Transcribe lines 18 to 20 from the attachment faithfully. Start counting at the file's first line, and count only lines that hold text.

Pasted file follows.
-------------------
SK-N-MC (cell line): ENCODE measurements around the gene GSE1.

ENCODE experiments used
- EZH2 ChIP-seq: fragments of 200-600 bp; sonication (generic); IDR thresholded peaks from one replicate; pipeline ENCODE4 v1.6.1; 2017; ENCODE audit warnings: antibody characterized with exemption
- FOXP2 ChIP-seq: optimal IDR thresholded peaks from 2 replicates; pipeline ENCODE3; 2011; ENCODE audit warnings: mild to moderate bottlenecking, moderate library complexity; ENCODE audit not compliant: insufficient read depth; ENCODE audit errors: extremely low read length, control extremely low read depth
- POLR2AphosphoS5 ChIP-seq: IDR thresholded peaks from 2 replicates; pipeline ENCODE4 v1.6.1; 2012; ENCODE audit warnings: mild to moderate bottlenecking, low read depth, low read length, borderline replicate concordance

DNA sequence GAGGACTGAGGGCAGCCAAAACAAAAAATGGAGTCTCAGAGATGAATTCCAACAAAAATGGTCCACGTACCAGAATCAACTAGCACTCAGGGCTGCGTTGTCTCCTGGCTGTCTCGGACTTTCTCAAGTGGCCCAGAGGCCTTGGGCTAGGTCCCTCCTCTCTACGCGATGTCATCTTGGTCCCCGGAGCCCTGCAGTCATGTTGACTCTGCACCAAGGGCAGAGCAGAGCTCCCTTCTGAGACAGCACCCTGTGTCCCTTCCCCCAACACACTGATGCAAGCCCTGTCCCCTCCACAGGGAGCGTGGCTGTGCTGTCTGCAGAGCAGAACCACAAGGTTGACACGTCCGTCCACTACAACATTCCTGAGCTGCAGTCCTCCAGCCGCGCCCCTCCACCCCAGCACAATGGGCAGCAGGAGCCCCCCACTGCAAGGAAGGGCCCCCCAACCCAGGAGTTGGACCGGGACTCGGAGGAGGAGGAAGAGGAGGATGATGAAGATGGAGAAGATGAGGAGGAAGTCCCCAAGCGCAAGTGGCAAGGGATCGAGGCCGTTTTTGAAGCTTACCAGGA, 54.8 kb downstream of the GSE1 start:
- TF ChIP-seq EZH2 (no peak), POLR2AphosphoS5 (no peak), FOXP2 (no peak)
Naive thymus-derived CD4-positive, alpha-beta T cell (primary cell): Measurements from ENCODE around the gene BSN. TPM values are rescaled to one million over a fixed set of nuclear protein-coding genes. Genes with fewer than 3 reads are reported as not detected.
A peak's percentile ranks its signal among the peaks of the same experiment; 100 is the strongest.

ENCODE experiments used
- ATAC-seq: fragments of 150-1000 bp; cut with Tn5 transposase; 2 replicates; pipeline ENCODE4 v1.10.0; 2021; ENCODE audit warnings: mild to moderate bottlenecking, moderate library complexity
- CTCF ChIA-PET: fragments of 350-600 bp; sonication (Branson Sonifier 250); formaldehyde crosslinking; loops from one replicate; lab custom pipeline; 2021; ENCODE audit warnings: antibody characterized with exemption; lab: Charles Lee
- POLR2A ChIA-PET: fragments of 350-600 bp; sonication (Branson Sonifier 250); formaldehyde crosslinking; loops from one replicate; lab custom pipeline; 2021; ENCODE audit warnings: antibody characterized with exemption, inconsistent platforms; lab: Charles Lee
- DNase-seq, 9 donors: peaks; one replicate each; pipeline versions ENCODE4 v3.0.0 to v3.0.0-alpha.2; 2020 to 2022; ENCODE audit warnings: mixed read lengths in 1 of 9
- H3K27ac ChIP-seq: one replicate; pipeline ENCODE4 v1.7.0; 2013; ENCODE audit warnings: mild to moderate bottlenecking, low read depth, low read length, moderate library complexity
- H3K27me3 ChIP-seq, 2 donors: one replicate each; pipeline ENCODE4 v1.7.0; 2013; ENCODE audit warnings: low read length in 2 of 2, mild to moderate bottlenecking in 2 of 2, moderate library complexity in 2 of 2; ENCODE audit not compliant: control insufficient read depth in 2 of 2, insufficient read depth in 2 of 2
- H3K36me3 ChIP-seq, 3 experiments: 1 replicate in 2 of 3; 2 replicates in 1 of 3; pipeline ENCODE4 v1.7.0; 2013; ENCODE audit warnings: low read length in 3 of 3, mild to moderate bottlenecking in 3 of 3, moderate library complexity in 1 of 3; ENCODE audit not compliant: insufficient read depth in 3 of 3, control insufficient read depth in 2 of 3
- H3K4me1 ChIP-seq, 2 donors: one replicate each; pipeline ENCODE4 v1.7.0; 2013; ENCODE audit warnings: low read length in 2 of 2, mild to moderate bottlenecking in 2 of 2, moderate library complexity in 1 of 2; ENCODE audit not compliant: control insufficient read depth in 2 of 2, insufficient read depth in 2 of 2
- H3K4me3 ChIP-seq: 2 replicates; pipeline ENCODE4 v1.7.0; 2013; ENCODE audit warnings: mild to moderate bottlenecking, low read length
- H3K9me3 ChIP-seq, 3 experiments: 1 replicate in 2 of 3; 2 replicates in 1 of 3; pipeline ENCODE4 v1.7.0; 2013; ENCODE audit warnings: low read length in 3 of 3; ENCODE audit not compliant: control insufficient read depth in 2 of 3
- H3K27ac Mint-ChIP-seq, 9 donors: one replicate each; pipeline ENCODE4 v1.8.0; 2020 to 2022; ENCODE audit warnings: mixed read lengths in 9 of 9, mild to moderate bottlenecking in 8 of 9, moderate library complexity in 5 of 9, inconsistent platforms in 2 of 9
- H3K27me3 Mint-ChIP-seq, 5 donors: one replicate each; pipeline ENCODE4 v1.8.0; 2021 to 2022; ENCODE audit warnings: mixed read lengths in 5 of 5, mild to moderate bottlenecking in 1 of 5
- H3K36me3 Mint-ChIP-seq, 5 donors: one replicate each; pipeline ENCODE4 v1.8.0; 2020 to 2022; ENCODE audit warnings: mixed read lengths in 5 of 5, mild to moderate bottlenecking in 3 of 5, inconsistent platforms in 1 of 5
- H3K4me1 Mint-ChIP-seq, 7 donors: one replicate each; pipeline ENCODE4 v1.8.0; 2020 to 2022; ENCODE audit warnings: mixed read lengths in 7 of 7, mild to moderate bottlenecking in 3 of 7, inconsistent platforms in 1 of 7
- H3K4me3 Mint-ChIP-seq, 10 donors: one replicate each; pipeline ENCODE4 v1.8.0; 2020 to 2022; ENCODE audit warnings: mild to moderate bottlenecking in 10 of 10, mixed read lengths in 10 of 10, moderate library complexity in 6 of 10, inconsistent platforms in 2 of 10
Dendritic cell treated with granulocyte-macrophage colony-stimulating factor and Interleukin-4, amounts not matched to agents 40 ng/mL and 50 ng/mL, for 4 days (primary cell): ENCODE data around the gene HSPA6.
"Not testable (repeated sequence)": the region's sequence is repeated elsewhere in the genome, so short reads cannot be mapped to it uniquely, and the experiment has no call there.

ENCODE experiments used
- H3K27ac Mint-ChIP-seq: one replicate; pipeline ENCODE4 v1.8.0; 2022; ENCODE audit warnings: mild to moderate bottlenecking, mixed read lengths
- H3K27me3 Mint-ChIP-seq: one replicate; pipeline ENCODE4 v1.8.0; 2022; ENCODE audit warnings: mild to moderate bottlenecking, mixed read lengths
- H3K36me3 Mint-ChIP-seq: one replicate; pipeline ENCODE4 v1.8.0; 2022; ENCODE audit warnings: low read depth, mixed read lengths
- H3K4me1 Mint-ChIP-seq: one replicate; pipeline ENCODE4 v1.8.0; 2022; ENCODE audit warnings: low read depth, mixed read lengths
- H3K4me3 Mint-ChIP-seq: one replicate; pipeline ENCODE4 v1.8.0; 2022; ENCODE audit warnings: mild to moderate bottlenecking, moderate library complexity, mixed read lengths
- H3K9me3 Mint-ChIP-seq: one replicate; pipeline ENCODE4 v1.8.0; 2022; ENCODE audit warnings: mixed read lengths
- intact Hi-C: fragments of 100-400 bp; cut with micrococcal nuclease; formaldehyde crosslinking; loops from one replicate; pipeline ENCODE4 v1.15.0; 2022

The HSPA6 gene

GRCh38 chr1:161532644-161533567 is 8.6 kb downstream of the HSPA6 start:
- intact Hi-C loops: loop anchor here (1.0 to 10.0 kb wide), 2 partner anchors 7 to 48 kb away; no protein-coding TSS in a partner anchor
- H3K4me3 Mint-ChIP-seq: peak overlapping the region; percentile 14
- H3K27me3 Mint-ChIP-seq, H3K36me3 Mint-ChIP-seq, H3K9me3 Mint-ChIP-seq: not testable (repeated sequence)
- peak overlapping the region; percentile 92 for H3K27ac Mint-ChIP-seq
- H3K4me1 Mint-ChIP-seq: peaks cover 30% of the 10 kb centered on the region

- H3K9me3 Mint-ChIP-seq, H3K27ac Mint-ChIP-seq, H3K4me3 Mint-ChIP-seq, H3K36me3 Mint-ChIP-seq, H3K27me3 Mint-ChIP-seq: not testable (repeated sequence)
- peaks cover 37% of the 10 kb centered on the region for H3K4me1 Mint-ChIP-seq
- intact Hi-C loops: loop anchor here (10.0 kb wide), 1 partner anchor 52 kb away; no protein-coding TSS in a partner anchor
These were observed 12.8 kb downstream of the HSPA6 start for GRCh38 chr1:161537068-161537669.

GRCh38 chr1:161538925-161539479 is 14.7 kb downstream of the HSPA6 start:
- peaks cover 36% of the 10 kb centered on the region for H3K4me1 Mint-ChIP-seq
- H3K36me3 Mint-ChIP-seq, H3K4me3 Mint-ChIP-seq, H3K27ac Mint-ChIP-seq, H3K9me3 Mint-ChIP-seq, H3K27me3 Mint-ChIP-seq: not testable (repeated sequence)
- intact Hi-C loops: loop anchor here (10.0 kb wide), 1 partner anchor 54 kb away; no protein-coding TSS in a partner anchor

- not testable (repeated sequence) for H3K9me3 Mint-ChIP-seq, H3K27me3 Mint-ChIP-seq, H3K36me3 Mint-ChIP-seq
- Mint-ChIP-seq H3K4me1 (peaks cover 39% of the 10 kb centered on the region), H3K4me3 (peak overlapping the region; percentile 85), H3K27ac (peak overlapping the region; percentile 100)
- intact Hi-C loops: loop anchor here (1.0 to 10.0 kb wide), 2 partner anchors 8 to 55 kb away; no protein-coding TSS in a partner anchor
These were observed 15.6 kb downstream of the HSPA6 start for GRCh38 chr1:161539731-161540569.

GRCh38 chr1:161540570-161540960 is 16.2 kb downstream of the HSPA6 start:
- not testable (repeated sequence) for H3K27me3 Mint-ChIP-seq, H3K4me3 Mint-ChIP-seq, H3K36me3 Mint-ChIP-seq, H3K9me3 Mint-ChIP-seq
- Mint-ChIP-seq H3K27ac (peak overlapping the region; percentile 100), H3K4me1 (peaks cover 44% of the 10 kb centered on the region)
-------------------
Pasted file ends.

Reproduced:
- H3K4me1 ChIP-seq, 2 donors: one replicate each; pipeline ENCODE4 v1.7.0; 2013; ENCODE audit warnings: low read length in 2 of 2, mild to moderate bottlenecking in 2 of 2, moderate library complexity in 1 of 2; ENCODE audit not compliant: control insufficient read depth in 2 of 2, insufficient read depth in 2 of 2
- H3K4me3 ChIP-seq: 2 replicates; pipeline ENCODE4 v1.7.0; 2013; ENCODE audit warnings: mild to moderate bottlenecking, low read length
- H3K9me3 ChIP-seq, 3 experiments: 1 replicate in 2 of 3; 2 replicates in 1 of 3; pipeline ENCODE4 v1.7.0; 2013; ENCODE audit warnings: low read length in 3 of 3; ENCODE audit not compliant: control insufficient read depth in 2 of 3